Welcome to the Bayou City Beer Club. We're here to celebrate Houston's burgeoning brewing culture, so each week we'll offer a beer review. We'll do old favorites, new sensations, and wild cards. Join us!
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Mellow stout for the mellow winter weather. Southern Star Brewing's Buried Hatchet stout. . . . @southernstarbrewingco #buriedhatchet #stout #craftbeer #craftbeerlover #craftbeernotcrapbeer #craftnotcrap #craftbeerporn #beerporn #beer #beers #beergeek #beerstagram #instabeer #darkbeer #hoppydudes #thebeernation #cervejaefotografia #beertography #beernerd #craftbeernerd #fanaticbeer #texasbeer #texascraftbeer #texascraft
Southern Star: Buried Hatchet
Before arriving here I wrote a lot about the beer scene in the Hudson Valley of New York, a region trying to define itself while competing with the farm-fresh IPAs of Vermont, the hazy IPAs of Massachusetts, and the confusing brewing hellscape of New York City. The talent in the Hudson Valley was already outstanding, so everyone was focused on promoting the area as the Napa Valley of beer.
So what of Houston? To this outsider, Houston (and Texas, by that matter) once had it backwards. The defining style was in place (easy-drinking cold beer), but the depth of quality wasn't quite there. But that was a couple years back. After being here for a little while, I see the city's beer scene is rapidly progressing. New breweries either break ground on new facilities or debut by the month. Brewmasters are expanding their skills all the time, and far beyond the basic style that for so long personified statewide swill.
It's like a clean slate. We're seeing the cream rise in real time while understanding what makes Houston a great beer city. This is a fun time.
Newbies, loud fan favorites, and small-time family establishments are mixing it up with established titans of both craft and macro (and macro-owned craft). That means everyone has to step up their game.
That brings me to Southern Star Brewing. I love the story of the Gen-Xer tired of crap beer brewing his own stuff at home during the '90s craft explosion, then opening his own place years later. That's a well-known story, and if you're going to be a great beer city, you need those stories. Dave Fougeron's five year-round offerings are a solid quintet of styles: blonde, American pale, West Coast IPA, kolsch, and stout. For this first review, let's go with the stout (it is colder outside): Buried Hatchet.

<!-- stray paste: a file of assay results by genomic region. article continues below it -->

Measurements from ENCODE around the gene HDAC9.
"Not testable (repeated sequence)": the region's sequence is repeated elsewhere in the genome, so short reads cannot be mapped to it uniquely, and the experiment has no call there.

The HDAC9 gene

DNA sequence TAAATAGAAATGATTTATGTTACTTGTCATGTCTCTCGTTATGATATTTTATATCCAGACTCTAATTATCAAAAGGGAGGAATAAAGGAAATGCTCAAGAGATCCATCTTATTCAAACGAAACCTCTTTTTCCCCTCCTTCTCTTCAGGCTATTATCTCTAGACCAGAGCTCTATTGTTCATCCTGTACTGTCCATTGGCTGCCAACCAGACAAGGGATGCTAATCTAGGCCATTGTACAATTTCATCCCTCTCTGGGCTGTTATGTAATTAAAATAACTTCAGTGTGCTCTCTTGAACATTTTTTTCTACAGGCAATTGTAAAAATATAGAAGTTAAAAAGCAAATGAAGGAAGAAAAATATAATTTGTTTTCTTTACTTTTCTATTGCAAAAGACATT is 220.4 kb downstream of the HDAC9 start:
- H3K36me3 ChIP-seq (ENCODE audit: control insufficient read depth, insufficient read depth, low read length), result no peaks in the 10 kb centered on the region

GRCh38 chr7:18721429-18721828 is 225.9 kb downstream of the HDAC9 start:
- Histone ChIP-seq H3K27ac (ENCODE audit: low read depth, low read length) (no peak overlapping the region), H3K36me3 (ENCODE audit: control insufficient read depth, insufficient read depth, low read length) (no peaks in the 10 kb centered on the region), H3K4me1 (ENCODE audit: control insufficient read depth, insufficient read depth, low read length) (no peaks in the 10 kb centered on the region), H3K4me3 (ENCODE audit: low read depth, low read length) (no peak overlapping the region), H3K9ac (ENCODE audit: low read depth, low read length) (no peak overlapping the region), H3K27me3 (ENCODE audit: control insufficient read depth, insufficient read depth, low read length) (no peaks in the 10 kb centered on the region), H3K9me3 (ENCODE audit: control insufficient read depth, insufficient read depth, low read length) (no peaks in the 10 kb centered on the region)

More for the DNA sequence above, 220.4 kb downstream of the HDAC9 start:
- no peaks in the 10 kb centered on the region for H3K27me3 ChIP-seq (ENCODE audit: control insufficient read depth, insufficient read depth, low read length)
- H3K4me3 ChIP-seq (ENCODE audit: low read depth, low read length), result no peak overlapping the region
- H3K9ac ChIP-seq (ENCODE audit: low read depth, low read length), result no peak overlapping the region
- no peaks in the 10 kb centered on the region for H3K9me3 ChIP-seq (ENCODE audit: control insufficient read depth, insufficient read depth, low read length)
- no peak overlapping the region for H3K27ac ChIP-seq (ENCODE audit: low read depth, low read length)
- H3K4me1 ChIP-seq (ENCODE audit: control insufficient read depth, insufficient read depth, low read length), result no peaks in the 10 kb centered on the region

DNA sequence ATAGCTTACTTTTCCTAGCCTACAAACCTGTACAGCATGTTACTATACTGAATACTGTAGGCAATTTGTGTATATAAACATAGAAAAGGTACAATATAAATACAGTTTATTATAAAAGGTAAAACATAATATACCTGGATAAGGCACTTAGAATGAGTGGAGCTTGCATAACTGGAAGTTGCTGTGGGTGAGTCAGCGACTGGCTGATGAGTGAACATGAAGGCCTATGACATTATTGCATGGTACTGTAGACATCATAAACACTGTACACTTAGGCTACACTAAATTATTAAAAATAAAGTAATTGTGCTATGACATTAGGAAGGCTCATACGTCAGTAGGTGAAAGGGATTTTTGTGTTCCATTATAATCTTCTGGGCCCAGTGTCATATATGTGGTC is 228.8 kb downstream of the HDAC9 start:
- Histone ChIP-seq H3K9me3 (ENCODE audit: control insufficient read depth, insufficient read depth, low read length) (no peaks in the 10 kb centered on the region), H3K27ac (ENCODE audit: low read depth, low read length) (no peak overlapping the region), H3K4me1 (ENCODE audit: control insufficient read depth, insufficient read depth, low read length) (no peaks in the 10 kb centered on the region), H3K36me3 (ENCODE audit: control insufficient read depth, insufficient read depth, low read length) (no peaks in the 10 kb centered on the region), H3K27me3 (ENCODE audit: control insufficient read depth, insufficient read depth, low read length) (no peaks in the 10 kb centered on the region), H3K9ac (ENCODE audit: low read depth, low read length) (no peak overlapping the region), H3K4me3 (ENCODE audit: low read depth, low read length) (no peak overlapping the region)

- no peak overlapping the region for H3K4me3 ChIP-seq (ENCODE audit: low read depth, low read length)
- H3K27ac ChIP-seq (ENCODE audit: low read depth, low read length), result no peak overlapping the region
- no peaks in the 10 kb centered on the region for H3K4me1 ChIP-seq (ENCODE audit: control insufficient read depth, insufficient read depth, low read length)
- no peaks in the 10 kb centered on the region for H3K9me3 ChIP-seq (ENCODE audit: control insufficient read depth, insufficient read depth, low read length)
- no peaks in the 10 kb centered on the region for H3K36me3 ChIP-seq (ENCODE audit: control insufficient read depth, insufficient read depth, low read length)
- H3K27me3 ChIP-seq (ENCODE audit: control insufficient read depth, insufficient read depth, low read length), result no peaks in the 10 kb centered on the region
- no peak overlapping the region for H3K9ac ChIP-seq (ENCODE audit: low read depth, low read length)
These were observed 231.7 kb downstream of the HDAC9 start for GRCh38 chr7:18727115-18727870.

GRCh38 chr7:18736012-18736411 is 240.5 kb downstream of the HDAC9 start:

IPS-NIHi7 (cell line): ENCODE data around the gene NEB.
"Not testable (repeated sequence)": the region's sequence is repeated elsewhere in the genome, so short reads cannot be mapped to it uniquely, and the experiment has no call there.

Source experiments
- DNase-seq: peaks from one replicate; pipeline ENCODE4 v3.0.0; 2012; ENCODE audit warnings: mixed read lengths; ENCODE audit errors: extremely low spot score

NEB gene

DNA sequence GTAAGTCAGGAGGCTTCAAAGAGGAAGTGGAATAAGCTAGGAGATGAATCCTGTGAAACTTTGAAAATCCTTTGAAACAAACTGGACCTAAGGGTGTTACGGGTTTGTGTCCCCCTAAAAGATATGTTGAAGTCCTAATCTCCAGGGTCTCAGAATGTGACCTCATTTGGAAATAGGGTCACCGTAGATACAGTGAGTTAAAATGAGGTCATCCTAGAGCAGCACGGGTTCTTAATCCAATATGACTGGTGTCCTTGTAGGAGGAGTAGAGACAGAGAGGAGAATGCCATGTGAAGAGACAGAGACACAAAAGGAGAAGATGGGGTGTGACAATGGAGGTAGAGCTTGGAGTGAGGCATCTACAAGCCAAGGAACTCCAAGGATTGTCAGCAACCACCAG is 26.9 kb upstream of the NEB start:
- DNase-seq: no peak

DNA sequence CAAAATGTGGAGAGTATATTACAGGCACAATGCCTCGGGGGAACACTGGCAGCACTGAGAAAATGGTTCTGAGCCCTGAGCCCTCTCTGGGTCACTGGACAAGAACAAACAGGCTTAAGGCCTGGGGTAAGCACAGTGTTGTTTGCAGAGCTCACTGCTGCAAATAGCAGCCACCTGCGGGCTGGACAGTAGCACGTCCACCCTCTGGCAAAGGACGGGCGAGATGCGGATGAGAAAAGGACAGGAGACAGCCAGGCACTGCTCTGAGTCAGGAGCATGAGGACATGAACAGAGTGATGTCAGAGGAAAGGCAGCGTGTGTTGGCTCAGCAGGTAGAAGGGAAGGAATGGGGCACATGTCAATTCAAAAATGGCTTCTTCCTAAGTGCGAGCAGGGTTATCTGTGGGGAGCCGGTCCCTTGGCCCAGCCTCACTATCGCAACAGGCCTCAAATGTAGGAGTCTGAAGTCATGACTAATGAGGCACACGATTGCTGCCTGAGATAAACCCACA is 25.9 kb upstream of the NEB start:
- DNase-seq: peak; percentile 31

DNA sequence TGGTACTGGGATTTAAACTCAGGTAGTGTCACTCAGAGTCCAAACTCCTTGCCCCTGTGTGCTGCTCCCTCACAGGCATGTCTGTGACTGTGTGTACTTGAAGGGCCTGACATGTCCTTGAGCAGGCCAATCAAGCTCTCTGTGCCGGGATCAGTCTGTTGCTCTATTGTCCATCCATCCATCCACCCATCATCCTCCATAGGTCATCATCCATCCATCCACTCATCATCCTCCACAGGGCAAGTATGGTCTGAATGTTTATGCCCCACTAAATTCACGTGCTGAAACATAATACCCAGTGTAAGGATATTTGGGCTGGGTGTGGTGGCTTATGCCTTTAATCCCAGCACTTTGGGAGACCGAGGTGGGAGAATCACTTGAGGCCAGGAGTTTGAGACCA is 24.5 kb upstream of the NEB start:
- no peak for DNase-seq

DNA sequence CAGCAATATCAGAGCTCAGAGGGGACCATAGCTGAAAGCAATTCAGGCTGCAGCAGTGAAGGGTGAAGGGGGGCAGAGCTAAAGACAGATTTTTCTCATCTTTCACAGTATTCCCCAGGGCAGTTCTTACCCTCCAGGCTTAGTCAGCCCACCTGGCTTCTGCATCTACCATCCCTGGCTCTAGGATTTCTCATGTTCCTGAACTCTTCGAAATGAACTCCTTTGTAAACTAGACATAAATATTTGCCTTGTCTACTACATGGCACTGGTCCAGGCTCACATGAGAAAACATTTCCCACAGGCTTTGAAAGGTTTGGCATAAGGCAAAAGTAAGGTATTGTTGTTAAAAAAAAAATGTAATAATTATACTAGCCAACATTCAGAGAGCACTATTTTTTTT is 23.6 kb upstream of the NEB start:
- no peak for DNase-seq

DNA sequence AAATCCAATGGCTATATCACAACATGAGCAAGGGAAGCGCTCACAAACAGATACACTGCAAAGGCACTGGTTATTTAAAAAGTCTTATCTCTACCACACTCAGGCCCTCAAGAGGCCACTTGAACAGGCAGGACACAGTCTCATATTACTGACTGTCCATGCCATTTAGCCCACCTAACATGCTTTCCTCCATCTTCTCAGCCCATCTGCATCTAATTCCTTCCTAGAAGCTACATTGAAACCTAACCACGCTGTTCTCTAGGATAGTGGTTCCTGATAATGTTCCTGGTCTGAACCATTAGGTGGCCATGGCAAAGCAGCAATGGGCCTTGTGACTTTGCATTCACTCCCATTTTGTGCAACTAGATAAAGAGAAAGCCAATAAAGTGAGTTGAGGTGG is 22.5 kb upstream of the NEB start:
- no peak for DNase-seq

A good, simple stout can be a backbone for a brewing scene. In the Hudson Valley there's Keegan Ales' Mother's Milk, a seriously robust milk stout grounded by big toasted malt flavors; it's been around forever and is a tried-and-true favorite. Founders's Kentucky Breakfast Stout gets all the attention, but the real workhorse in Michigan is Bell's Kalamazoo.
Buried Hatchet reminds me of that workhorse stout. I get cocoa and caramel on the nose, and it tastes like a malty hug, round and warm, enhanced by flavors of toffee and sugary candy. I wouldn't say it's the smoothest beverage, as the heat hangs out for a while (some of that might be the saphir hop, which is little more than window dressing), but I don't mind an edge on a cool night.
I wouldn't say Buried Hatchet is the perfect stout, but it's a solid foundation. Much like how Southern Star and Saint Arnold provide the building blocks to what might just be a great beer city.